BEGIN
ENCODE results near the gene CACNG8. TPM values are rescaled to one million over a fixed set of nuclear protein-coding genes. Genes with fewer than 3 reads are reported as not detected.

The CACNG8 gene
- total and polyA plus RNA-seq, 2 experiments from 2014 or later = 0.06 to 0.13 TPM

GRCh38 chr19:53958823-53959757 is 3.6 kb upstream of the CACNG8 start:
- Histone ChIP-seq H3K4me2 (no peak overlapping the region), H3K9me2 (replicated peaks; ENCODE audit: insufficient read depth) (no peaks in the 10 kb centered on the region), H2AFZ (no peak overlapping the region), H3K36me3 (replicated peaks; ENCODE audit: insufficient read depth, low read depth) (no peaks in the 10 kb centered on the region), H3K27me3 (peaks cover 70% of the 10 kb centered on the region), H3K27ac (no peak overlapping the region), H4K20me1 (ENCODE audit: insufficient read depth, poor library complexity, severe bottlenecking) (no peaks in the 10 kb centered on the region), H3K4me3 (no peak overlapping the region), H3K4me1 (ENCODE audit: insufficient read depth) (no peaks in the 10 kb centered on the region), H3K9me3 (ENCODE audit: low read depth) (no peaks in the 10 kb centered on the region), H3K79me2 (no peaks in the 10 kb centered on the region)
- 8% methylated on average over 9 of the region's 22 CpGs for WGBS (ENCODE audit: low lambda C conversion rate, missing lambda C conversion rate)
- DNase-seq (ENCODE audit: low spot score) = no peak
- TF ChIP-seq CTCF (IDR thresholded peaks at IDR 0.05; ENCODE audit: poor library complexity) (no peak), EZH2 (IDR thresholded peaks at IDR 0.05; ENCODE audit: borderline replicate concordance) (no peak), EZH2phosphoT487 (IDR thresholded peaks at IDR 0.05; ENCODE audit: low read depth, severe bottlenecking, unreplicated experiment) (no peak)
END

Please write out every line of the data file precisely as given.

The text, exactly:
ENCODE results near the gene CACNG8. TPM values are rescaled to one million over a fixed set of nuclear protein-coding genes. Genes with fewer than 3 reads are reported as not detected.

The CACNG8 gene
- total and polyA plus RNA-seq, 2 experiments from 2014 or later = 0.06 to 0.13 TPM

GRCh38 chr19:53958823-53959757 is 3.6 kb upstream of the CACNG8 start:
- Histone ChIP-seq H3K4me2 (no peak overlapping the region), H3K9me2 (replicated peaks; ENCODE audit: insufficient read depth) (no peaks in the 10 kb centered on the region), H2AFZ (no peak overlapping the region), H3K36me3 (replicated peaks; ENCODE audit: insufficient read depth, low read depth) (no peaks in the 10 kb centered on the region), H3K27me3 (peaks cover 70% of the 10 kb centered on the region), H3K27ac (no peak overlapping the region), H4K20me1 (ENCODE audit: insufficient read depth, poor library complexity, severe bottlenecking) (no peaks in the 10 kb centered on the region), H3K4me3 (no peak overlapping the region), H3K4me1 (ENCODE audit: insufficient read depth) (no peaks in the 10 kb centered on the region), H3K9me3 (ENCODE audit: low read depth) (no peaks in the 10 kb centered on the region), H3K79me2 (no peaks in the 10 kb centered on the region)
- 8% methylated on average over 9 of the region's 22 CpGs for WGBS (ENCODE audit: low lambda C conversion rate, missing lambda C conversion rate)
- DNase-seq (ENCODE audit: low spot score) = no peak
- TF ChIP-seq CTCF (IDR thresholded peaks at IDR 0.05; ENCODE audit: poor library complexity) (no peak), EZH2 (IDR thresholded peaks at IDR 0.05; ENCODE audit: borderline replicate concordance) (no peak), EZH2phosphoT487 (IDR thresholded peaks at IDR 0.05; ENCODE audit: low read depth, severe bottlenecking, unreplicated experiment) (no peak)